You are currently viewing Stress hormone cortisol may explain long COVID — and how to treat it, Yale researchers say

Stress hormone cortisol may explain long COVID — and how to treat it, Yale researchers say

Public health officials are scrambling to understand long COVID, the condition in which patients report symptoms like fatigue, muscle weakness and “brain fog” months after infection. A new study released Wednesday shows one way doctors could diagnose who has the chronic condition and points to a possible way to treat it.

Researchers from the Yale School of Medicine and the Icahn School of Medicine at Mount Sinai found that long-time COVID patients had half the levels of cortisol – a hormone that guides the body’s response to stress – than individuals not infected and those who had fully recovered from COVID. The study, which has not yet been peer-reviewed, analyzed 215 people, 99 of whom were long-time COVID patients.

If the study results are substantiated, low cortisol levels could help doctors determine who has long COVID, allowing for better treatment. It could also help public health officials better understand how widespread chronic disease is as long as COVID threatens to pull millions of workers out of the U.S. workforce.

Scientists are still trying to understand the myriad ways COVID affects the human body. In addition to fatigue and muscle weakness, COVID has also been linked to higher rates of depression, hair loss, cardiovascular disease and heart attacks. An earlier study found that even a mild case of COVID led to a decline in brain tissue equivalent to a decade of aging. And last year, a study found that COVID attacks fat cells, possibly explaining why overweight and obese people are at higher risk for severe COVID.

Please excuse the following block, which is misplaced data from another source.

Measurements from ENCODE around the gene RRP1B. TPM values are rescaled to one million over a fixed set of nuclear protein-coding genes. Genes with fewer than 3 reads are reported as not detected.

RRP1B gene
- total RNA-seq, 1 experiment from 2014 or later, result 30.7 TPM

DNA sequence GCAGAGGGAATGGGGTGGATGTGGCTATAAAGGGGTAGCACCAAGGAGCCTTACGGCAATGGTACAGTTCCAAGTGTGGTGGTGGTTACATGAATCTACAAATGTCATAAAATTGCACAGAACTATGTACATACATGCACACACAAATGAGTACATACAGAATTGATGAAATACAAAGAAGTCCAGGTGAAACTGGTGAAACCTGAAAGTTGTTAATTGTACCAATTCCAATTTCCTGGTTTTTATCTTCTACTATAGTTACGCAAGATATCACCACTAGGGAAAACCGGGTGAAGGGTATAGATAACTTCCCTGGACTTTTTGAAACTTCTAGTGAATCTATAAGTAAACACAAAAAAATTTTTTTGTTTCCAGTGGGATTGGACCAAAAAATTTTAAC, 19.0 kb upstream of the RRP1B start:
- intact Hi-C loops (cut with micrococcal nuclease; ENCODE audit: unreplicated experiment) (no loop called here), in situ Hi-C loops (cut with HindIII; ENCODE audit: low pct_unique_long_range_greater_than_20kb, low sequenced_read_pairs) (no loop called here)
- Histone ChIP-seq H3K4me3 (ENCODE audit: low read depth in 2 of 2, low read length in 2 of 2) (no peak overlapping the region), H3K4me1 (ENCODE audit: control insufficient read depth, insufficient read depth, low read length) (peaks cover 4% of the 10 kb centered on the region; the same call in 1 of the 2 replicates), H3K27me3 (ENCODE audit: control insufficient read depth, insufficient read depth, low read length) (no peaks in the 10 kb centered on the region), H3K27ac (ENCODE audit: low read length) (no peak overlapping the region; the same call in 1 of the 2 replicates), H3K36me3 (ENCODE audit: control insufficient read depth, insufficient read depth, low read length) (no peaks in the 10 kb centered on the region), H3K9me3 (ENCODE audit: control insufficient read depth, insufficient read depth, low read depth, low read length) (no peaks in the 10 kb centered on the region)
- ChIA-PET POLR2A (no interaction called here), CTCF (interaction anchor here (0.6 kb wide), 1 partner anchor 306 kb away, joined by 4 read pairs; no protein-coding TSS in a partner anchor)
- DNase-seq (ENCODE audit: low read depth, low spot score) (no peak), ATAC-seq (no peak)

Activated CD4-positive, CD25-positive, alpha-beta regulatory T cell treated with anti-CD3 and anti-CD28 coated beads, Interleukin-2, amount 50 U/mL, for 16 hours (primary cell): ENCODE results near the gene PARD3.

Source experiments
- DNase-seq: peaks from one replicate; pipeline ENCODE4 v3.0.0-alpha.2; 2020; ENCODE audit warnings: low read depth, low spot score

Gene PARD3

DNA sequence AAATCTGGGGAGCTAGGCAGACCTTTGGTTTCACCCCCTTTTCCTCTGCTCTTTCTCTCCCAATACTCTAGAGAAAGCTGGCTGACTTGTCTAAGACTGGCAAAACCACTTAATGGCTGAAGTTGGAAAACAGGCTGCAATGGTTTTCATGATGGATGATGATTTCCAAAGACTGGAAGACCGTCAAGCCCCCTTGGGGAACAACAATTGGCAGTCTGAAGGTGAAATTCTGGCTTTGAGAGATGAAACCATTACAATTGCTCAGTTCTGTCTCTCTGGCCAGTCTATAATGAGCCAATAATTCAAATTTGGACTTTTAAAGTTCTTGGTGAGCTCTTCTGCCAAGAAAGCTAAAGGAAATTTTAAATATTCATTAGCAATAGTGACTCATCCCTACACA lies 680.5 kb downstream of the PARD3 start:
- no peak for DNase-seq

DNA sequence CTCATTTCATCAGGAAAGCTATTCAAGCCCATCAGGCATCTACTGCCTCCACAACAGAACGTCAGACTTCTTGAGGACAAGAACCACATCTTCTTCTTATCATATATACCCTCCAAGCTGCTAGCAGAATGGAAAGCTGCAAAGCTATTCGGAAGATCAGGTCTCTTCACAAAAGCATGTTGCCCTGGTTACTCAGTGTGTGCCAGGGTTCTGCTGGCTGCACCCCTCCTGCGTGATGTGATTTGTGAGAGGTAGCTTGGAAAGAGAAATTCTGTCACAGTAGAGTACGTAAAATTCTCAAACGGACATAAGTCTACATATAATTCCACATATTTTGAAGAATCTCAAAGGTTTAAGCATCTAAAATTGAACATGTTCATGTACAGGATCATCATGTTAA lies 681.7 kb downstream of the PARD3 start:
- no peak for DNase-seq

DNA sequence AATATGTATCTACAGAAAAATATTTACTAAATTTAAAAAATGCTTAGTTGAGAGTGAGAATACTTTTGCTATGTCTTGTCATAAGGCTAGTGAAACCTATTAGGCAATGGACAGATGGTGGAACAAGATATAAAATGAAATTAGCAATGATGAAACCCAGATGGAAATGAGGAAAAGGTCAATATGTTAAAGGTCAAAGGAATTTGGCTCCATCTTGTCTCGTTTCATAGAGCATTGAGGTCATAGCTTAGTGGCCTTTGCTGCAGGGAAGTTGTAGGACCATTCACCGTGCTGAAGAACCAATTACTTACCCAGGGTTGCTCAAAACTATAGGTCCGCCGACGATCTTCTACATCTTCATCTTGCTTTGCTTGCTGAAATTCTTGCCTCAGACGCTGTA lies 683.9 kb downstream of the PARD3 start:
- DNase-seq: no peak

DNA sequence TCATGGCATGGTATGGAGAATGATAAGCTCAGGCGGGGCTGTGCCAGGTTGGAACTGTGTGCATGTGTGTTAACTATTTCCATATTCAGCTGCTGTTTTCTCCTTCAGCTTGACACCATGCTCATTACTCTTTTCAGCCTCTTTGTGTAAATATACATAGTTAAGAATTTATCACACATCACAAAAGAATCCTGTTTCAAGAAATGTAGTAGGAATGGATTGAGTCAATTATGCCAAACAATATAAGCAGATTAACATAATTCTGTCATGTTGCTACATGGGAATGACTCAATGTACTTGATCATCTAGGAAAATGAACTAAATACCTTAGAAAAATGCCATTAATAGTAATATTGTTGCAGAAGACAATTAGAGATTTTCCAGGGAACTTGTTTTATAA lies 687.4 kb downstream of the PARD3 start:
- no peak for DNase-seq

What is cortisone?

Cortisol is a hormone that helps regulate bodily functions such as blood pressure, digestion, and sleep cycles when a person is stressed. In the midst of stress, cortisol levels rise, encouraging the body to increase the brain’s use of glucose and release substances that repair tissue, while suppressing bodily functions that are not essential in a dangerous situation.

Having less stress hormone may sound like a good thing, but abnormally low cortisol levels have been linked to symptoms such as muscle weakness, persistent fatigue, loss of appetite and low blood pressure.

Researchers have reported low cortisol levels in people with chronic fatigue syndrome, another long-lasting medical condition whose causes and symptoms have puzzled scientists. Studies have shown that low-dose cortisol treatments have helped patients with chronic fatigue.


Governments are quickly realizing that the long COVID poses a threat to the economy. The US government is spending $1.2 billion to determine the causes of the disease and research possible treatments.

The US Centers for Disease Control and Prevention estimates that one in five US adult COVID-19 patients suffer from symptoms associated with long COVID. Katie Bach, senior fellow at the Brookings Institution and expert on the lingering effects of COVID on the workforce, estimates that up to to 4 million workers, or 2.4% of the U.S. labor force, are out of the labor force due to the long duration of COVID. Other economies are reporting even higher rates of the disease, with the UK reporting in April that the long COVID was hurting 4% of the country’s workforce.

Wednesday’s study could help doctors treat the long COVID. Akiko Iwasaki, one of the study’s authors, told Bloomberg that the research provides “many clues to therapeutic avenues, including antivirals and hormone therapy.”

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